Andreas noted that regional variation is important in planning and achieving Just transition. It will be most difficult in communities, which have grown and are now entirely dependent on oil. Aberdeen is similar to Norwegian examples, but less remote and therefore more easily incorporated into a national plan. In the meantime we should support even defensive actions by these communities. One speaker noted that in England, Sheffield and County Durham for example, are both developing their own Climate Jobs / Just Transition plans. In both Norway and Scotland (and England) there’s potential for local and regional state authorities to join the Climate Jobs movement. There were questions and contributions on the role of local authorities from contributors in Glasgow, Edinburgh and Aberdeen.
Other questions raised in discussion included:
How to fund the transition? Without a national investment bank how can manufacturing of renewables and other socially useful products for climate jobs be financed?
What are these green jobs?
Who will create them?
Who will fund these new jobs/businesses?
What is the response from Norwegian oil workers to transition jobs?
Will the jobs be from the private sector, or subsidised by national/regional governments, or state/regional publicly owned and financed? Responses to this included ‘That’s fundamental – I think the devil is not just in the detail of when or how much but also who will own it! In Aberdeen the oil and local political establishment have ignored and then when they had to, slowly started to talk about transition but mainly to manage it and make sure they were still in control of transition! What about pushing for transition without them in control? Where all could the money be taken from.’
Scot E3 (Scotland), Campaign against Climate Change (UK), Climaximo (Portugal), Bridge to the Future (Norway) and One Million Climate Jobs (South Africa)
We are asking organisations and individuals to add their names and to share with friends and networks. If you are happy to add your name to the statement please email firstname.lastname@example.org and copy to email@example.com. Please make it clear whether you are supporting as an individual or on behalf of an organisation. We will forward your details to the coalition of Climate Jobs campaigns who have produced the statement.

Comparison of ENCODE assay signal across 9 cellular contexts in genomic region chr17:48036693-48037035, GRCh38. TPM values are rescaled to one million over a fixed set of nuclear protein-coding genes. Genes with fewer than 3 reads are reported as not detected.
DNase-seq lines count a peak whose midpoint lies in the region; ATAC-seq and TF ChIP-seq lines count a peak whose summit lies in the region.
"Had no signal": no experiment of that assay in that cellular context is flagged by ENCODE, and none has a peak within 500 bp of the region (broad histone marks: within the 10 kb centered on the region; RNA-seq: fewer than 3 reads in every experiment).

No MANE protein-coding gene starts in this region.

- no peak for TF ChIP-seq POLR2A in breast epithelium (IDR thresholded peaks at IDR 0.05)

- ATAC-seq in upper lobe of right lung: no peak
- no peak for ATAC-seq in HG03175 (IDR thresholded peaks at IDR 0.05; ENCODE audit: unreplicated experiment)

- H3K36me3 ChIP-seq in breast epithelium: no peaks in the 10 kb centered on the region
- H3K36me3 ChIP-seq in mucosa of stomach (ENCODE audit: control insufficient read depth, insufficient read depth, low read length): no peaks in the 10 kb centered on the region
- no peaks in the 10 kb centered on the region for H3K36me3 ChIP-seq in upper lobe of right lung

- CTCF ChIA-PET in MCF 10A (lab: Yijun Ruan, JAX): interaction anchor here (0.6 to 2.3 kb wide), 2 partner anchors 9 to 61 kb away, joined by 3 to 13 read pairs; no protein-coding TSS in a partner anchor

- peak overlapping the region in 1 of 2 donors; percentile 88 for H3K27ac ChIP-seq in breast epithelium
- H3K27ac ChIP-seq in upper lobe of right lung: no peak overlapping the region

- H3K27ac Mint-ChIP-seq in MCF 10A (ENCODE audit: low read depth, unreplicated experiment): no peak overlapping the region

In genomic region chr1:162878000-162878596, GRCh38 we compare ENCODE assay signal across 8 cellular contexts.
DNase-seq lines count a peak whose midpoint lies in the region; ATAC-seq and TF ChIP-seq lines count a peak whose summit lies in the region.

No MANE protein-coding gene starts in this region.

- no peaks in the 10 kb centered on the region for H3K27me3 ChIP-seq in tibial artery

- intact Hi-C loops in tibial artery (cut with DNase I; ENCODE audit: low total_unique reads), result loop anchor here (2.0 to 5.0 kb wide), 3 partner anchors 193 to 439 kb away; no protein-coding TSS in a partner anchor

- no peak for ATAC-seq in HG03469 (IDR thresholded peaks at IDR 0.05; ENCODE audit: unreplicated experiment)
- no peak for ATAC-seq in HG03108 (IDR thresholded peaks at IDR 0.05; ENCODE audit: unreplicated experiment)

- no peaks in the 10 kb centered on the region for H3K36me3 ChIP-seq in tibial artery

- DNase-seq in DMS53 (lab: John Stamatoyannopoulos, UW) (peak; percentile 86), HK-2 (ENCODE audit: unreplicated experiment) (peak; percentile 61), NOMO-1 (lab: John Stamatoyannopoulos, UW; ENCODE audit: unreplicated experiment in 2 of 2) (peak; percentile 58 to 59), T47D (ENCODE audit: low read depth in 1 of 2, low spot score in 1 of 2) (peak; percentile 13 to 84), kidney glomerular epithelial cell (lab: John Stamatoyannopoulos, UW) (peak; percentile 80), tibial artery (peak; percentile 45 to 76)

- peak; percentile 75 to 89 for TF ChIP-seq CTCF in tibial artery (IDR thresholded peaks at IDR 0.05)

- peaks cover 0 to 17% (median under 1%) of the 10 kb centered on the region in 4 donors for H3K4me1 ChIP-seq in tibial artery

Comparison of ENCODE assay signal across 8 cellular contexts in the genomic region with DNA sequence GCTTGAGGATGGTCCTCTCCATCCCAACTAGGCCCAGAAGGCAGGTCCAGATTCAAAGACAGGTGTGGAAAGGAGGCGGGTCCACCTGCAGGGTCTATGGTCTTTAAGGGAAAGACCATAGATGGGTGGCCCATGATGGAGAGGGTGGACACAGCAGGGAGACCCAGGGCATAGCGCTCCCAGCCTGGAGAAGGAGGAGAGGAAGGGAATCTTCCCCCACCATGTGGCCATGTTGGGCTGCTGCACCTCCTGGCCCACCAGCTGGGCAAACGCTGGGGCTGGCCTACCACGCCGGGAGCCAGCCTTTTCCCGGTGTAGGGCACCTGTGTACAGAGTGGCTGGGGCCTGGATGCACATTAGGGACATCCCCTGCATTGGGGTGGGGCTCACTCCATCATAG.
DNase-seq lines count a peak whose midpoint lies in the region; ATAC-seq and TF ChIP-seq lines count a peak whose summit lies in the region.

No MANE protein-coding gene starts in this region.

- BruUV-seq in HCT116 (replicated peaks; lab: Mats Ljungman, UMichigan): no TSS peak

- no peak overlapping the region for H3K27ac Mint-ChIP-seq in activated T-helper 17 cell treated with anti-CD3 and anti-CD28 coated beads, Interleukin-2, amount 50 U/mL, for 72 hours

The covid pandemic has also shown what happens when governments ignore scientific warnings. Terrible as that has been, the effects of climate change will be far worse. We need to act now.
Humanity faces an environmental crisis and an economic crisis. Unemployment is rising at dizzying speed. We will need Green New Deals to put very large numbers of people back to work, fix our health and care systems, and meet human needs. Climate jobs must be a central part of this.
On the one hand, we need to do a thousand things to halt climate change. But by far the most important is to stop burning coal, oil and gas. These fossil fuels are now used for electricity, transport, heating and industry. We can, and must, cut those emissions by at least 95%.
However, humans will still need heat, energy, shelter, transport and material goods. So as we close down the old, we must build new alternatives. That’s where climate jobs come in.
On the other hand, the world is entering into recession and financial crisis at a dizzying pace. It is clear that governments in many countries will now offer hundreds of billions, and probably trillions of dollars, to rescue troubled banks, oil companies, aviation companies, and other corporations. The workers in those industries will be laid off. We need to spend that money on climate jobs for workers – a stimulus that can help human beings who need jobs, instead of bankers and share prices.
When we say “climate jobs”, we don’t just mean any worthwhile green job. We mean jobs that lead directly to cuts in emissions of greenhouse gases. The main jobs in most countries will be in renewable energy, building smart grids, public transport, new housing, converting old buildings, conversion of industry, forestry, helping farmers, and waste.
There is no reason for delay. We already have all the technology we need. Promises today of action in ten or thirty years are either pious hopes or lies. We need deep cuts in emissions next year, and every year after. That means massive numbers of climate jobs next year too.
Corporations and the market have had decades to solve the problem. They have not done so. We could argue about whether they can eventually do it. But it is clear that they will not act in time. Only governments can raise the amounts of money needed for climate jobs to replace almost all the fossil fuels we burn now. And only governments will do the many essential things which make no profit. So most of the jobs will have to be in the public sector.